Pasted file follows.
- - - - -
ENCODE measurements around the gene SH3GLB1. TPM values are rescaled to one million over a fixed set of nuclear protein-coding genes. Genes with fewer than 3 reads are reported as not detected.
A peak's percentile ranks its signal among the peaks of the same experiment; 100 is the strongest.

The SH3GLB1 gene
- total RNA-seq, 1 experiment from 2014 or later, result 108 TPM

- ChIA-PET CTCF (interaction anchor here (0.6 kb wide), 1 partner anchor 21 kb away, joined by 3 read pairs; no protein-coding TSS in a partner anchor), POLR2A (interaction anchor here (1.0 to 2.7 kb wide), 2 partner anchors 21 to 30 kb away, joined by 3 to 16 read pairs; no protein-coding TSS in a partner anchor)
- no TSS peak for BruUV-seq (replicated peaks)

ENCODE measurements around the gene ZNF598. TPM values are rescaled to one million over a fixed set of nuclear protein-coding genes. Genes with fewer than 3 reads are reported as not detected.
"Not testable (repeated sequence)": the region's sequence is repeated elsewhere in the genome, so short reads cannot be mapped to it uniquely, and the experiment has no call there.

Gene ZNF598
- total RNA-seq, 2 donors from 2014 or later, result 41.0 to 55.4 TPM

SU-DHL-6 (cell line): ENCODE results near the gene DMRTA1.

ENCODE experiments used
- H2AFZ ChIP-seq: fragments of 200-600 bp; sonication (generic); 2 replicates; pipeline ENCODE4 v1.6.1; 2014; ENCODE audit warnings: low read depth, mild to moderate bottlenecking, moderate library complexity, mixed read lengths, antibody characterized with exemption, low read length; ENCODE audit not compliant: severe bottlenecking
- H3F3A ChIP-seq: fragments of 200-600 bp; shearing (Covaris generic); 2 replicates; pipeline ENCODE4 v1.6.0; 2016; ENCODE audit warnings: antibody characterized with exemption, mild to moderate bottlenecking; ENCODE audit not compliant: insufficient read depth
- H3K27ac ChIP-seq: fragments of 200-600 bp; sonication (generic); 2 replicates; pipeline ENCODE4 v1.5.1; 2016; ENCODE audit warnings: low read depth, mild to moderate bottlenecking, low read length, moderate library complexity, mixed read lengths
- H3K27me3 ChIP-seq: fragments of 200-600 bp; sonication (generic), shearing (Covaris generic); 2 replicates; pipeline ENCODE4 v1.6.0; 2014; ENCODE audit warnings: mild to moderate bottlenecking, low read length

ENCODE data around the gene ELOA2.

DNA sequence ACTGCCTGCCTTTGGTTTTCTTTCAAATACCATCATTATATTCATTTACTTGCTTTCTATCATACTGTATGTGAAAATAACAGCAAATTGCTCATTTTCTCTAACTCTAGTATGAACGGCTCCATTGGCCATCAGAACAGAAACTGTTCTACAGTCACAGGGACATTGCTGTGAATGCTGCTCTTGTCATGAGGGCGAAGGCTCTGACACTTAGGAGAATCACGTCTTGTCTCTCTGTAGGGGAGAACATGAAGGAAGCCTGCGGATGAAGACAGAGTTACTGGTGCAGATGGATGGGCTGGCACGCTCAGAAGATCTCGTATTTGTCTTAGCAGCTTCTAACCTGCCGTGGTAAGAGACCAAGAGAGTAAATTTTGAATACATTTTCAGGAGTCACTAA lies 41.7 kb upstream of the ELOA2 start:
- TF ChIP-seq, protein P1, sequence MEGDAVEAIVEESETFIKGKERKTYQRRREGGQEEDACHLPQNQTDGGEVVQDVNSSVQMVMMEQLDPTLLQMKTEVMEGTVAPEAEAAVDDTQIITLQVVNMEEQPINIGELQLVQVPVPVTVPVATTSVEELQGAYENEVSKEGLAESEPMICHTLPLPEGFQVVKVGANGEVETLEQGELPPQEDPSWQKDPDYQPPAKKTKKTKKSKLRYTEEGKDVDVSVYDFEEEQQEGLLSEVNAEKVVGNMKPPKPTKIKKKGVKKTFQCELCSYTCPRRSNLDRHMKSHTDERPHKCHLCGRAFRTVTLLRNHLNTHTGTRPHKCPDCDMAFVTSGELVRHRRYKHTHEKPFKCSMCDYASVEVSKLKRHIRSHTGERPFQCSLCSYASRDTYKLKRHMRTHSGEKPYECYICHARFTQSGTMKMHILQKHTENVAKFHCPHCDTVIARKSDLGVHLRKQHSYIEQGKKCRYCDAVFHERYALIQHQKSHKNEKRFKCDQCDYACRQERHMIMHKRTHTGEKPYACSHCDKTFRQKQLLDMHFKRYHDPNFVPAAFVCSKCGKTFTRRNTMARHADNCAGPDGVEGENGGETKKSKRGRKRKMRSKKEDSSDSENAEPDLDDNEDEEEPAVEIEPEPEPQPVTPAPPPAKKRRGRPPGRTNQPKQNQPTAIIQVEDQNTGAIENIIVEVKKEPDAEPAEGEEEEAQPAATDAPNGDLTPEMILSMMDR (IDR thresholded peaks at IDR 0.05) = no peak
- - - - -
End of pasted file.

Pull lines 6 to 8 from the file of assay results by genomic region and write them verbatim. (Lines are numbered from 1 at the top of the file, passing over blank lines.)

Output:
- no TSS peak for BruUV-seq (replicated peaks)

ENCODE measurements around the gene ZNF598. TPM values are rescaled to one million over a fixed set of nuclear protein-coding genes. Genes with fewer than 3 reads are reported as not detected.
"Not testable (repeated sequence)": the region's sequence is repeated elsewhere in the genome, so short reads cannot be mapped to it uniquely, and the experiment has no call there.